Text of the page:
Her weekly pattern (for this past year) is up, and functioning 2-3 days in a row, then a day or two mostly staying in bed.
    Our family will make the most of whatever time she has left.

    Best wishes for you & your family, Dave

  7. David Eilers Post author


    I’m so sorry to hear about Kathy. I will never forget hunting for that out-of-the-way coffee shop with you two and Ann. It’s those kind of odd, unique memories of adventure that I treasure. So, she’s in our thoughts as well.

    – Dave

  8. David Eilers Post author


    That’s a lot to absorb. It can be hard to soldier through this stuff. I don’t think I have any words of wisdom to add. I feel extremely fortunate to have Ann by my side as she’s incredible at handling and caring for old folks. And, unlike my mother-in-law, this isn’t all upon us; My aunt has played a pivotal role. Best of luck going forward!

    – Dave

  9. David Eilers Post author


    I can’t remember hearing of someone who went through hospice, only to improve. There were a few times this week that mom looked liked she was in hospice, especially when we had to shift her in bed. We keep a sheet underneath mom and when she needs to shift upwards in bed, she’s told to cross her arms on her chest, then we grab each side of the sheet and shift her up. (sheets are also useful for helping change diapers in bed .. the things I have learned in these past three years!)…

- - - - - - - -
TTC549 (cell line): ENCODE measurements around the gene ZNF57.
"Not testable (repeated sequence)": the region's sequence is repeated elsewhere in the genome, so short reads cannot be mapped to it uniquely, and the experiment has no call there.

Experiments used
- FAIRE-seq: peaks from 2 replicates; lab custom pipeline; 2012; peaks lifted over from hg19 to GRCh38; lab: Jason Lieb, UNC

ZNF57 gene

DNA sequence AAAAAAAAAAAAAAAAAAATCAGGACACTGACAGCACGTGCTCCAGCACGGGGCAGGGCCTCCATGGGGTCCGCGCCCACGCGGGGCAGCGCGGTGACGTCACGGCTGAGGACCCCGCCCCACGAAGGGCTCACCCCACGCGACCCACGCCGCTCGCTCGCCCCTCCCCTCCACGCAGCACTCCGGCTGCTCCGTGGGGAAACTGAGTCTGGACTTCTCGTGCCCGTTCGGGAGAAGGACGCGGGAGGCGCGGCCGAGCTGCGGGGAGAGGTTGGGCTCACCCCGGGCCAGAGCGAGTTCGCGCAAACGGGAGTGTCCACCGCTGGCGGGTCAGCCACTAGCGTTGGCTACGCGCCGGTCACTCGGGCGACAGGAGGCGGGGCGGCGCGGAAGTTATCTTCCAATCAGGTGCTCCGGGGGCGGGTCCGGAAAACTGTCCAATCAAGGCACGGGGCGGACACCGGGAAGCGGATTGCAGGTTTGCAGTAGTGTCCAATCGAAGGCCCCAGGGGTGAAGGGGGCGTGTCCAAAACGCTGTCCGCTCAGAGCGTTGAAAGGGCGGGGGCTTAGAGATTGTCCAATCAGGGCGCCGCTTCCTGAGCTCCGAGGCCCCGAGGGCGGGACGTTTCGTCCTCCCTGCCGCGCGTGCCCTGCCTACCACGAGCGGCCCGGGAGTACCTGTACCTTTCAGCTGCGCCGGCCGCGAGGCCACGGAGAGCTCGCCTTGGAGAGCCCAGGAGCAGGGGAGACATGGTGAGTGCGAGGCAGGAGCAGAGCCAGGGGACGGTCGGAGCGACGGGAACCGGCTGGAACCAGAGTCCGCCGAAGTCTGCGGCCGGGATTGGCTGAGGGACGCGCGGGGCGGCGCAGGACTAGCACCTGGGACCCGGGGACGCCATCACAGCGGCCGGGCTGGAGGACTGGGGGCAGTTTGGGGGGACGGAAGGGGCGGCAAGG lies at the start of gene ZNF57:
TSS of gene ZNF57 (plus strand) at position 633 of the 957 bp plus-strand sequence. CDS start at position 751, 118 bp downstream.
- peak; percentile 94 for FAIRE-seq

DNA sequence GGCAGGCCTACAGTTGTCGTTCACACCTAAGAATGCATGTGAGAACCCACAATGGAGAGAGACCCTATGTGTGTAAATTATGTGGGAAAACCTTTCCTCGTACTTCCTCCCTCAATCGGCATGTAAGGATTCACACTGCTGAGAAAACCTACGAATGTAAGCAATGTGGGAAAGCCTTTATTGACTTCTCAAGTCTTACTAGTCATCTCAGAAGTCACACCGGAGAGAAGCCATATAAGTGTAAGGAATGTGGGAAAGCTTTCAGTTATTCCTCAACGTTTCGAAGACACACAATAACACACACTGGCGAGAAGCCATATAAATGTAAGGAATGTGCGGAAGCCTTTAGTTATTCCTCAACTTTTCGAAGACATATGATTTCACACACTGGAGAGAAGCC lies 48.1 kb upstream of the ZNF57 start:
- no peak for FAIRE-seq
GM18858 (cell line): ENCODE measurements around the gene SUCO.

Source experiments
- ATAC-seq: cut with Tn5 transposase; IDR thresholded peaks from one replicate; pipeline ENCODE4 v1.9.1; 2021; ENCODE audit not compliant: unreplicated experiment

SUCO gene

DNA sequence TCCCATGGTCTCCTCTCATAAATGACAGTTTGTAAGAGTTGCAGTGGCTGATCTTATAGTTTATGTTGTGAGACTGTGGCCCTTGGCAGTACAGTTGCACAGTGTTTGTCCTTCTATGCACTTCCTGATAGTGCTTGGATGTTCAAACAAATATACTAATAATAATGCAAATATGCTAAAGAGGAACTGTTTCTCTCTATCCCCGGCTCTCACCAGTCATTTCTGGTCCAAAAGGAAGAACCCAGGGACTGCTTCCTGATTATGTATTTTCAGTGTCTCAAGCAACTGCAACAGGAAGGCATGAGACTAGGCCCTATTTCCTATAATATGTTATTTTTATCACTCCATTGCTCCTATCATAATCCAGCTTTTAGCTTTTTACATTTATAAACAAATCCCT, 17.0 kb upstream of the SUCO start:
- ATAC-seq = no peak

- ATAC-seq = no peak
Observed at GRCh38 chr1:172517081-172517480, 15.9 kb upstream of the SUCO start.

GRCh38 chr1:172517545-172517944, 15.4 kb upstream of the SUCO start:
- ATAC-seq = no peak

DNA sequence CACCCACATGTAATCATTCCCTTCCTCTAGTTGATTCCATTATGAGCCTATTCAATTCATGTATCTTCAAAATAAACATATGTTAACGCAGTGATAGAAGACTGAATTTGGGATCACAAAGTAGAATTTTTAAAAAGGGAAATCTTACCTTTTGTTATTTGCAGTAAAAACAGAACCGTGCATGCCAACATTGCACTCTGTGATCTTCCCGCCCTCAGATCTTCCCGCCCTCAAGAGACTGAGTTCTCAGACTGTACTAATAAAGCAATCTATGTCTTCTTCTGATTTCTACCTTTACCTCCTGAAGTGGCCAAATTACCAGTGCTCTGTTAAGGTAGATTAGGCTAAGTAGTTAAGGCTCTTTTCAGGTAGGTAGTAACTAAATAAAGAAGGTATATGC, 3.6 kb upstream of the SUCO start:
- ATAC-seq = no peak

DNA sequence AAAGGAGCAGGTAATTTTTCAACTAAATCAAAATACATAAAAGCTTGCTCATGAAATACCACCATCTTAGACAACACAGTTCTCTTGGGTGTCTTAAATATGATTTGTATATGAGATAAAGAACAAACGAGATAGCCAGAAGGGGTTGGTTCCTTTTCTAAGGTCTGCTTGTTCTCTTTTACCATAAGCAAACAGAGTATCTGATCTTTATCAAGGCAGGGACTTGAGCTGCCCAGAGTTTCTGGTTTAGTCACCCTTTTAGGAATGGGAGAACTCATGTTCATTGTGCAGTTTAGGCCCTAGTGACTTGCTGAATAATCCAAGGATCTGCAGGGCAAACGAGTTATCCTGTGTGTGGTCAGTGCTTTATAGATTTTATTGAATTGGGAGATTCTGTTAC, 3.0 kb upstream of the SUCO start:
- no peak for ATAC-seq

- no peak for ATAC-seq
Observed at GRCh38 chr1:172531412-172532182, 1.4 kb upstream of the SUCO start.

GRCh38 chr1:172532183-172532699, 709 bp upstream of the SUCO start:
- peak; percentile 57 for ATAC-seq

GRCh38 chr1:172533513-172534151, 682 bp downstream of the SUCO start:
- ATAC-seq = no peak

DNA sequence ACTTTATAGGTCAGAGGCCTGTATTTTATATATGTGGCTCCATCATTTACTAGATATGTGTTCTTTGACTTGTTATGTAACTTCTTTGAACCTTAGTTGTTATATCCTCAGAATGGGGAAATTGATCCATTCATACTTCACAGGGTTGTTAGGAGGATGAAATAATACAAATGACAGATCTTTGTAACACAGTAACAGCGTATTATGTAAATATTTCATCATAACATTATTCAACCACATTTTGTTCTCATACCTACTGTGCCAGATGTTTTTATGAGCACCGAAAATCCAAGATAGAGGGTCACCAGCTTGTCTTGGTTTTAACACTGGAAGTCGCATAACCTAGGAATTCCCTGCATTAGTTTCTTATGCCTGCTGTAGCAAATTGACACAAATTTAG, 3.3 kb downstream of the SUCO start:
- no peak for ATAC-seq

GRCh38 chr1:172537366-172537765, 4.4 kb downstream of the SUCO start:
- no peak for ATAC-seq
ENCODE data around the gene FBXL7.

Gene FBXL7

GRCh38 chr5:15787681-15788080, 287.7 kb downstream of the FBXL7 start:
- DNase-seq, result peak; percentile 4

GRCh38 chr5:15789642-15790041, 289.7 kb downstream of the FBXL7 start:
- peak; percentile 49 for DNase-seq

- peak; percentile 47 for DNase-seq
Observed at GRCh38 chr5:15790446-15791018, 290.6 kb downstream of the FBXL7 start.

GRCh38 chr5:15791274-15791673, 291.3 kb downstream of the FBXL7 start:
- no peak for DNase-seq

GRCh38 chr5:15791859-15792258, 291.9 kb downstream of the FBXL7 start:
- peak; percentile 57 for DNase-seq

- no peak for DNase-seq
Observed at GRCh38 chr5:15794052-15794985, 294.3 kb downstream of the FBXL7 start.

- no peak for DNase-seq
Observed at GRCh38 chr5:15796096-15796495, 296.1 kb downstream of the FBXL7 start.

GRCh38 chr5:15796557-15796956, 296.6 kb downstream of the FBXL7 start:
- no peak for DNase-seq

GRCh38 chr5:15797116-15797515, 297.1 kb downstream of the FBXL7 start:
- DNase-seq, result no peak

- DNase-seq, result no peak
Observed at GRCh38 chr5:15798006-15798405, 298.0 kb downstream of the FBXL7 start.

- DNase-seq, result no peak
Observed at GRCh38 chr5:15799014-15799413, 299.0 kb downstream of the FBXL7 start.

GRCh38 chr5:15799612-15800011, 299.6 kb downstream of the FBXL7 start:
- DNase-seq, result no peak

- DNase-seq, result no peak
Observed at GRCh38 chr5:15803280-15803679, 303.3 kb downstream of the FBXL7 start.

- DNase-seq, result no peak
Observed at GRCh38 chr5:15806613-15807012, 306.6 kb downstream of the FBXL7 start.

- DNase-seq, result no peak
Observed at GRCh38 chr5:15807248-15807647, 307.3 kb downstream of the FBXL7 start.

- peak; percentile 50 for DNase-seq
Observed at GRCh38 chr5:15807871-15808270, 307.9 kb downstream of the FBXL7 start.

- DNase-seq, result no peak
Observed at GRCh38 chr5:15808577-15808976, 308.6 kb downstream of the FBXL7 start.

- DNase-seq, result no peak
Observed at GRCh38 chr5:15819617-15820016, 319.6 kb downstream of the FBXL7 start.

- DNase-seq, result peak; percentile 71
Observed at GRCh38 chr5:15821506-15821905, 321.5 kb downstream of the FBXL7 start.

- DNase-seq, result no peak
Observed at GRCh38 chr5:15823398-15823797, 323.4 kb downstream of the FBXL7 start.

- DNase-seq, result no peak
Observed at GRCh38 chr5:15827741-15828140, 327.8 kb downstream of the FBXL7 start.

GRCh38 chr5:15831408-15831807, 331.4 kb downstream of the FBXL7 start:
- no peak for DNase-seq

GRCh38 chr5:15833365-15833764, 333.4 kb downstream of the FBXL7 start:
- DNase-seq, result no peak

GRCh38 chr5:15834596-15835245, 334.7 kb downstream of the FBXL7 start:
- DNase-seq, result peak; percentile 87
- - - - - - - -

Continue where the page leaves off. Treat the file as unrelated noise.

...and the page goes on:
I can imagine being treated like a teenager would wear on you. That would frustrate me, too. My mother-in-law was feisty, too. That meant we butted heads. I am not much of a yeller (Ann and I have never yelled at one another for example), but her mom and I got into a few yelling matches (her mother was a yeller). Ugh.